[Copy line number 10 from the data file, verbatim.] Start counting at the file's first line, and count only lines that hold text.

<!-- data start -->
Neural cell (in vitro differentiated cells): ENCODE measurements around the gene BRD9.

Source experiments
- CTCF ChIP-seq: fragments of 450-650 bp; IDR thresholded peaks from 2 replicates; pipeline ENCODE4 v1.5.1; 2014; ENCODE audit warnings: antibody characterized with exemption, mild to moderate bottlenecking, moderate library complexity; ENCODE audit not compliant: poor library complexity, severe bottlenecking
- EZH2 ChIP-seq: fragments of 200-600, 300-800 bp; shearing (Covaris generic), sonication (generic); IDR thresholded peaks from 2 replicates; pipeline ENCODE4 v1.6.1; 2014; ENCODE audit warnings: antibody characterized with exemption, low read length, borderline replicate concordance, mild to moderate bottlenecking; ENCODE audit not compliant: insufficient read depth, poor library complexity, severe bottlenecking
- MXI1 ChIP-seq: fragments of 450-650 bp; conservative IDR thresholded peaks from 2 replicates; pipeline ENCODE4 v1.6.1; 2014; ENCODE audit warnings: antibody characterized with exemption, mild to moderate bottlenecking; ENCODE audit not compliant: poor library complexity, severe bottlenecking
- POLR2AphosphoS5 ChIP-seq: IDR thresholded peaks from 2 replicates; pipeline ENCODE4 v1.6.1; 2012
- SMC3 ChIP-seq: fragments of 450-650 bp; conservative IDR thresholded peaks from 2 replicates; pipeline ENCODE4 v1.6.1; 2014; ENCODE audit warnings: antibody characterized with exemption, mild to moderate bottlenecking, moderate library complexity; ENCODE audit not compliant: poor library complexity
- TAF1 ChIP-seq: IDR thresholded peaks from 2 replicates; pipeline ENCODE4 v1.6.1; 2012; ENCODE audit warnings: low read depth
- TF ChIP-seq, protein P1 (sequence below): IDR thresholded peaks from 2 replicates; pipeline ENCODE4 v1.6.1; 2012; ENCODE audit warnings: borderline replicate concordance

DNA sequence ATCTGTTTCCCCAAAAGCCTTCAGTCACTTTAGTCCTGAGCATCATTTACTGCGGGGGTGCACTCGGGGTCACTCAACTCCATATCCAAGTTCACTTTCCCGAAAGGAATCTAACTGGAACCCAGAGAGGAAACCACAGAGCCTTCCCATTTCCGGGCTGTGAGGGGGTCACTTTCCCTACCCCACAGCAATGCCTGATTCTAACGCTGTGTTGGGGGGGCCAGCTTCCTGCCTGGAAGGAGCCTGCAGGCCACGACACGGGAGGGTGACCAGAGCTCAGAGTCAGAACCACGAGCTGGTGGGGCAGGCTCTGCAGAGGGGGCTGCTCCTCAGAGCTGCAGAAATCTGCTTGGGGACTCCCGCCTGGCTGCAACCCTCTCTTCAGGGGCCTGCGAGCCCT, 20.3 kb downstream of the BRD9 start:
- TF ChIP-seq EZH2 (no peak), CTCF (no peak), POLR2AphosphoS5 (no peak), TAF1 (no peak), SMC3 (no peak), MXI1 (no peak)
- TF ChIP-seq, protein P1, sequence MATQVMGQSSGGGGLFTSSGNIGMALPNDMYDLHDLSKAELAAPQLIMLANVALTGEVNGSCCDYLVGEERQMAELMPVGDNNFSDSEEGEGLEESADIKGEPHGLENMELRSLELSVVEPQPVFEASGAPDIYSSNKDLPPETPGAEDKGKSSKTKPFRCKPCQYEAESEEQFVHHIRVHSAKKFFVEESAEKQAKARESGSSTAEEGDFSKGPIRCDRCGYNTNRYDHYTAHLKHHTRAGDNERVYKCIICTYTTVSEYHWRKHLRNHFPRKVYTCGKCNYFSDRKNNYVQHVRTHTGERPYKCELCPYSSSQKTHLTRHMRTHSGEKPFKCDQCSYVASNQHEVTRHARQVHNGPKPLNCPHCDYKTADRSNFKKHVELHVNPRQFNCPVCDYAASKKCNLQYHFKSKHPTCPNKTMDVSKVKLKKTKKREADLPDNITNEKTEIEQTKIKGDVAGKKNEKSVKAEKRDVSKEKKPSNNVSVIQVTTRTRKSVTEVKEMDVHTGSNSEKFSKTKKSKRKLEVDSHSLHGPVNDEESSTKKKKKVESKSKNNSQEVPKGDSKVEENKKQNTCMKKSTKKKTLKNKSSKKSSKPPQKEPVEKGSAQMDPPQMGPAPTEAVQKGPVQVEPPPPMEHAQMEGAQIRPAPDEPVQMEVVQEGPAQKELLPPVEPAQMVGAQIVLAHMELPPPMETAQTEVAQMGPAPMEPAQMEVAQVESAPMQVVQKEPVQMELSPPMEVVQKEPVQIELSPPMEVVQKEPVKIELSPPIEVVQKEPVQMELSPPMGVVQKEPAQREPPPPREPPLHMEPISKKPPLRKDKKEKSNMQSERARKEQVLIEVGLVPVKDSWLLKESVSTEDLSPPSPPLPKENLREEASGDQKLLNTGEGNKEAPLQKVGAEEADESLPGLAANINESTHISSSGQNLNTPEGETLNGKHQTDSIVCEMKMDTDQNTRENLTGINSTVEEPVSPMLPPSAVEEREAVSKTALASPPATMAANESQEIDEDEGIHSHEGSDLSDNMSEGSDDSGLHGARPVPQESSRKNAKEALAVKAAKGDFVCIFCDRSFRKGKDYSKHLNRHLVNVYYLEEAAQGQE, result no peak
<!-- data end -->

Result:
DNA sequence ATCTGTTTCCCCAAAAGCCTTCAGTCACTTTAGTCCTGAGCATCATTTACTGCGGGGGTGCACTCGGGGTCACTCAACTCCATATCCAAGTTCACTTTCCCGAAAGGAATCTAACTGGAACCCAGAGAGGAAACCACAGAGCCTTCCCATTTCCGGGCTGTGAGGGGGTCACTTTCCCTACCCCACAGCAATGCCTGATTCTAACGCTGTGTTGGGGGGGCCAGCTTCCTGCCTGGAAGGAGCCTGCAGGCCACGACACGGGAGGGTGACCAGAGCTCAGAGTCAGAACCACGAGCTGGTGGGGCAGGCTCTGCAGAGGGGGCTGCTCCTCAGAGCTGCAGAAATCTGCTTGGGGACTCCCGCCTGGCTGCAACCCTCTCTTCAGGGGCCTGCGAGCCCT, 20.3 kb downstream of the BRD9 start: